Date:30 April 2008
Tough, durable and earthquake-proof, the light steel-frame house is becoming increasingly popular in South Africa. Bring on the tremors…
Remember the story about the Three Little Pigs, and the third and final house – constructed from reassuringly solid bricks – that stood firm against everything the Big Bad Wolf threw at it? Well, that more or less sums up the mindset of most South African home builders. If you want your house to last, they say, you can’t go wrong with bricks. Quite right, too – but recent developments suggest there’s another way.
Light steel-frame homes might be relatively new to South Africa, but their ability to withstand the worst Nature has to offer is already legendary. The fact that they’re highly effective in hurricane- and earthquake-prone regions may not be especially relevant to the local building industry, but it’s reassuring news for anyone who might have doubts about their toughness or durability.
In fact, there’s a lot going for today’s steel-framed house: its design is highly adaptable, it accepts any cladding, and it requires about one-third less time to construct than a conventional brick building. If you’re about to embark on a home-building exercise, now’s the time to do some homework, examine the options and ask a few pertinent – and impertinent – questions.
Everyone has a home-building horror story. Although details may vary, it usually features complaints about unreliable builders, sites that resemble war zones, schedules of laughable inaccuracy, and budgets better suited to oil sheiks. So you’ve changed your mind about the location of a window or the angle of a staircase? Well, you’d better be on very good terms with your bank manager.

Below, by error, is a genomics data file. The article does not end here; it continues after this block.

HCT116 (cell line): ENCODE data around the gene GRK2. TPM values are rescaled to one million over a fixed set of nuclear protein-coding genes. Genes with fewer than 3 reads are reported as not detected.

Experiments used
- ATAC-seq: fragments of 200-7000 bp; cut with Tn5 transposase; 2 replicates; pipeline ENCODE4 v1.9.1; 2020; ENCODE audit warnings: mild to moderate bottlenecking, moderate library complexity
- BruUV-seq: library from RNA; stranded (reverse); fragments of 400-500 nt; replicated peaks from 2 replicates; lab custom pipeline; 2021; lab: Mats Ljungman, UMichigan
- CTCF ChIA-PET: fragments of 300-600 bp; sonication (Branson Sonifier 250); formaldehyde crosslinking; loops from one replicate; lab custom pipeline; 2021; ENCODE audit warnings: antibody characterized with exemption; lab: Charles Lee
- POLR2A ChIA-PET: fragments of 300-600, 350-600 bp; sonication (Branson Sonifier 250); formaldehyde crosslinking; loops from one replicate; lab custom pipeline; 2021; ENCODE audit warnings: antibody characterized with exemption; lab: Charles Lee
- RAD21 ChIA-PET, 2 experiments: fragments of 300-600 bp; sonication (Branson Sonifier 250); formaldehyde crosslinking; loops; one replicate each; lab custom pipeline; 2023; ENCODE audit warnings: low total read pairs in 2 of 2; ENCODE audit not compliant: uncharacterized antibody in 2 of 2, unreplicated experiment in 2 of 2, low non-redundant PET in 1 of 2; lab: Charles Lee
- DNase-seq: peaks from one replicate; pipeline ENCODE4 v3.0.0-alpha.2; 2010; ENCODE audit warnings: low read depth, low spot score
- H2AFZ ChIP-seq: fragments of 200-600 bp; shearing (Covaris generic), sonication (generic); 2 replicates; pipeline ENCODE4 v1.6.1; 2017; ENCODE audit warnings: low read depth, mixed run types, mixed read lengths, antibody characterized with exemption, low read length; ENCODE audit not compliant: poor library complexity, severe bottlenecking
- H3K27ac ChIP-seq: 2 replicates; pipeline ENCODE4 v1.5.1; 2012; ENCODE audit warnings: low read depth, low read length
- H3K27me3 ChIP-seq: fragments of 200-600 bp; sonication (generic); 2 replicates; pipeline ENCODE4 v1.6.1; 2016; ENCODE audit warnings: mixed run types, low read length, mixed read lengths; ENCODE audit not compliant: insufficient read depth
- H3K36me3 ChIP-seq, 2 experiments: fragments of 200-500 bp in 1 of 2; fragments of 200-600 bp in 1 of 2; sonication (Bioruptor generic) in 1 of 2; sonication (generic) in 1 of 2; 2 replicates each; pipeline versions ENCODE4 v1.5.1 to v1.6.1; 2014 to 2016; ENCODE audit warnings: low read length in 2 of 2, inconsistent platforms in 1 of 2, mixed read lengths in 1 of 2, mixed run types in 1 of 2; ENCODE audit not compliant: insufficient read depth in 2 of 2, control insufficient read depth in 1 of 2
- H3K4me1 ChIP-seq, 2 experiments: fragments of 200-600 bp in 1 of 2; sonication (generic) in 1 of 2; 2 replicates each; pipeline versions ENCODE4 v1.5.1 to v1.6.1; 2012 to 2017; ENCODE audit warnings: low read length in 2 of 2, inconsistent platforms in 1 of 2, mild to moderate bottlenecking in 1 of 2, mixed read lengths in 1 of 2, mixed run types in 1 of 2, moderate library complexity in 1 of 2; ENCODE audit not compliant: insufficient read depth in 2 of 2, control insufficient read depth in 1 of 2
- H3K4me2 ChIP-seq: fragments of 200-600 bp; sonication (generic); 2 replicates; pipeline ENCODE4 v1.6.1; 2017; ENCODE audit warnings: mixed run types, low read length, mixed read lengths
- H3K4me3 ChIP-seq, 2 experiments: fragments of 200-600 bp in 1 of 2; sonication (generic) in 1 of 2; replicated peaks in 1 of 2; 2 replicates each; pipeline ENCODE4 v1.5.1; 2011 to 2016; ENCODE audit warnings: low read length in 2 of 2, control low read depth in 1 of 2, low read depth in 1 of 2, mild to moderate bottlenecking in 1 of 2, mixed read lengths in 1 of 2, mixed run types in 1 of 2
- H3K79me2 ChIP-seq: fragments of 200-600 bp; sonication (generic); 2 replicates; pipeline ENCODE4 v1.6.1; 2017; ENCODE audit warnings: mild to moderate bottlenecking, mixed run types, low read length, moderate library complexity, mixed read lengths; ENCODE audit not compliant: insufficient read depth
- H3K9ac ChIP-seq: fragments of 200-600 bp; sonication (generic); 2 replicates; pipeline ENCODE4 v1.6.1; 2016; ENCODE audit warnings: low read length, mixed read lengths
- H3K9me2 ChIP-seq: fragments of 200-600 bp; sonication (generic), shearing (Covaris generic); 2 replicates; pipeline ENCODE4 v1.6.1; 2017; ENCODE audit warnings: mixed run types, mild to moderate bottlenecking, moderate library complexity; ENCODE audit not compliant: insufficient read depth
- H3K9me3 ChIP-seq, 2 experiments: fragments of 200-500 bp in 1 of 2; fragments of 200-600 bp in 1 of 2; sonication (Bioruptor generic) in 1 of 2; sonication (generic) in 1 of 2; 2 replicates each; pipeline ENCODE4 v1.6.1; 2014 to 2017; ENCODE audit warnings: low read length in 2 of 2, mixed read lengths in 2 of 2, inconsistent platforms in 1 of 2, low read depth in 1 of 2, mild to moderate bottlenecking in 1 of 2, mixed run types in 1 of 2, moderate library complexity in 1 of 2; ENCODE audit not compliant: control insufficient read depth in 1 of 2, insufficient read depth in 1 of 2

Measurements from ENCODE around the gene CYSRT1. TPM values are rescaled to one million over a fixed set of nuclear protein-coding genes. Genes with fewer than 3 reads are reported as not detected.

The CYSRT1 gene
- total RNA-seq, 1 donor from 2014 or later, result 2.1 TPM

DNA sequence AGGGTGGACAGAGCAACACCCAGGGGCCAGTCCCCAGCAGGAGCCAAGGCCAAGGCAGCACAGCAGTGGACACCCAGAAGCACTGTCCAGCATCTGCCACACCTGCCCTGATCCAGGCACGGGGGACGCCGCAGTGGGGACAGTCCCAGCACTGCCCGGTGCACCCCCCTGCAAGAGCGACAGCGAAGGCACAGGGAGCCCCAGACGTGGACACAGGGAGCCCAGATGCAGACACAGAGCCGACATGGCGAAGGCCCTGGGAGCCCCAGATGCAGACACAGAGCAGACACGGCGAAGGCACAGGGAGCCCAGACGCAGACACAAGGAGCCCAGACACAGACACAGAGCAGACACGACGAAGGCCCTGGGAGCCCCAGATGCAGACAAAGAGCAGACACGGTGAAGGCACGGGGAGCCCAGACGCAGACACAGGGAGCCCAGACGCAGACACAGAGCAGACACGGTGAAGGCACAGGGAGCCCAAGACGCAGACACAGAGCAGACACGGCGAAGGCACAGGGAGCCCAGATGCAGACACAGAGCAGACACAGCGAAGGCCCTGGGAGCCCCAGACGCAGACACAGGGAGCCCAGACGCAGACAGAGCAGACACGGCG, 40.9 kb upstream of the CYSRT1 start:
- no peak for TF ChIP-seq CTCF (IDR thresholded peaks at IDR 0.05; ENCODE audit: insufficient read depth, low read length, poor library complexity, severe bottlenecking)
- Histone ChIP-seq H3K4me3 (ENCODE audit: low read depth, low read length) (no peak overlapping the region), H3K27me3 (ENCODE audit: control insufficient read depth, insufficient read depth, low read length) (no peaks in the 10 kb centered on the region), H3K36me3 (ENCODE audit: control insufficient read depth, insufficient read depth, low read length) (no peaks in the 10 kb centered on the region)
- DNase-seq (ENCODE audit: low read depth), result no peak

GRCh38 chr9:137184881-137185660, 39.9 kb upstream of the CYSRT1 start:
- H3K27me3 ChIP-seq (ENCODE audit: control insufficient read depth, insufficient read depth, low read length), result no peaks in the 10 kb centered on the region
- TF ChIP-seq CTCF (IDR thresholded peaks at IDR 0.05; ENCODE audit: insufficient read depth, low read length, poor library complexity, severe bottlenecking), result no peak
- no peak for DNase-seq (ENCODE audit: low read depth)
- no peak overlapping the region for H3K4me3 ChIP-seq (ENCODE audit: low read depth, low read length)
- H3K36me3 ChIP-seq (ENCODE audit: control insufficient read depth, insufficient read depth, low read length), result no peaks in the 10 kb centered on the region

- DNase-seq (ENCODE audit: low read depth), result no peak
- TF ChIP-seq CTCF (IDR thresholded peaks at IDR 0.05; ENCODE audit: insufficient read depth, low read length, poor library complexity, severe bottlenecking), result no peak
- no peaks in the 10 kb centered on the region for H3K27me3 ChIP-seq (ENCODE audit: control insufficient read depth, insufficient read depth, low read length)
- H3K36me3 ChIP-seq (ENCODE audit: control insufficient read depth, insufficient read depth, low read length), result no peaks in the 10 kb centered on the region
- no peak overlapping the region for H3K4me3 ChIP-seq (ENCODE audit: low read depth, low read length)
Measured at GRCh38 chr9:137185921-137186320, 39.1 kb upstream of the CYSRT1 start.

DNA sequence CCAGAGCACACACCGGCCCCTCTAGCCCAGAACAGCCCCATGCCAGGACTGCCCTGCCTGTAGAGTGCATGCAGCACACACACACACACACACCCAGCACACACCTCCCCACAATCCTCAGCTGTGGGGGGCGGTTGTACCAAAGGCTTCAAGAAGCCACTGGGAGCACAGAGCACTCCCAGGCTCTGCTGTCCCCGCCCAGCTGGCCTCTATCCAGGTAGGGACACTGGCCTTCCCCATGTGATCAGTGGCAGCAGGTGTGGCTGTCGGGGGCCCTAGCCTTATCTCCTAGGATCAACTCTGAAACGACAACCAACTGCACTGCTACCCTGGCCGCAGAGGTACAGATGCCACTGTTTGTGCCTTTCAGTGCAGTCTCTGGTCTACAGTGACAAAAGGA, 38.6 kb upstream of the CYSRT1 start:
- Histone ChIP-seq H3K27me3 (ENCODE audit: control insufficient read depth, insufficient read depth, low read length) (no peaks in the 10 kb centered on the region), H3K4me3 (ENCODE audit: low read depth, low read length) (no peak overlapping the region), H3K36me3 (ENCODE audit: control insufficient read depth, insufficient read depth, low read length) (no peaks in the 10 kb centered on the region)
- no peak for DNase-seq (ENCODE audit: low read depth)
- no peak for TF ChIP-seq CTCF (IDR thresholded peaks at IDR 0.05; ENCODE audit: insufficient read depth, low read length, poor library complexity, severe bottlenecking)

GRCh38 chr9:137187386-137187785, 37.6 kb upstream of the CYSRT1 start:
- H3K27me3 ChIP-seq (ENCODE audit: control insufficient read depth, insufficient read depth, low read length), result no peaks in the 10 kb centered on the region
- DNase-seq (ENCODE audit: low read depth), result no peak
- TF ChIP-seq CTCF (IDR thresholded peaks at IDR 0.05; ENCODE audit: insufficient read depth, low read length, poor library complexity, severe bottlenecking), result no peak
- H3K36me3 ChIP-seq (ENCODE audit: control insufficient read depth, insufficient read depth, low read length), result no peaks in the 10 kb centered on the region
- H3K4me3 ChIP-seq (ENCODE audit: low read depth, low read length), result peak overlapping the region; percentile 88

According to industry insiders, light steel-frame (LSF) homes are fabricated with far more accuracy than can be achieved with bricks and mortar, so many of the hassles traditionally associated with home building are eliminated. Clever design software allows you to implement changes up to the last minute, automatically recalculating the measurements to accommodate your wishes.
This means you can reconfigure the building or introduce additional features – perhaps an extra pair of patio doors – without boosting your builder’s blood pressure, and perhaps more significant, without breaking the bank. Against that, once they hit the start button on the computer-driven steel roll former, you’re committed.
Only five workers are required to erect and clad the frame, which brings down labour costs – generally a big-ticket item on the budget – quite dramatically. The surrounding area remains largely unmolested, which should make your neighbours happy. And it all happens very quickly: you can expect construction time to be cut by about one-third. Oh, and it all fits.
The team at Durban-based Mystic Blue Construction clearly have confidence in their products and methods. Not content with building a single showcase home, they’ve opted for a distinctly upmarket development on Amanzimtoti’s scenic coastline, calling it Antigua Estate. Comprising 40 sea-facing units, the development cashes in on the area’s natural beauty with six different styles of home that range in size from 119 to 214 m².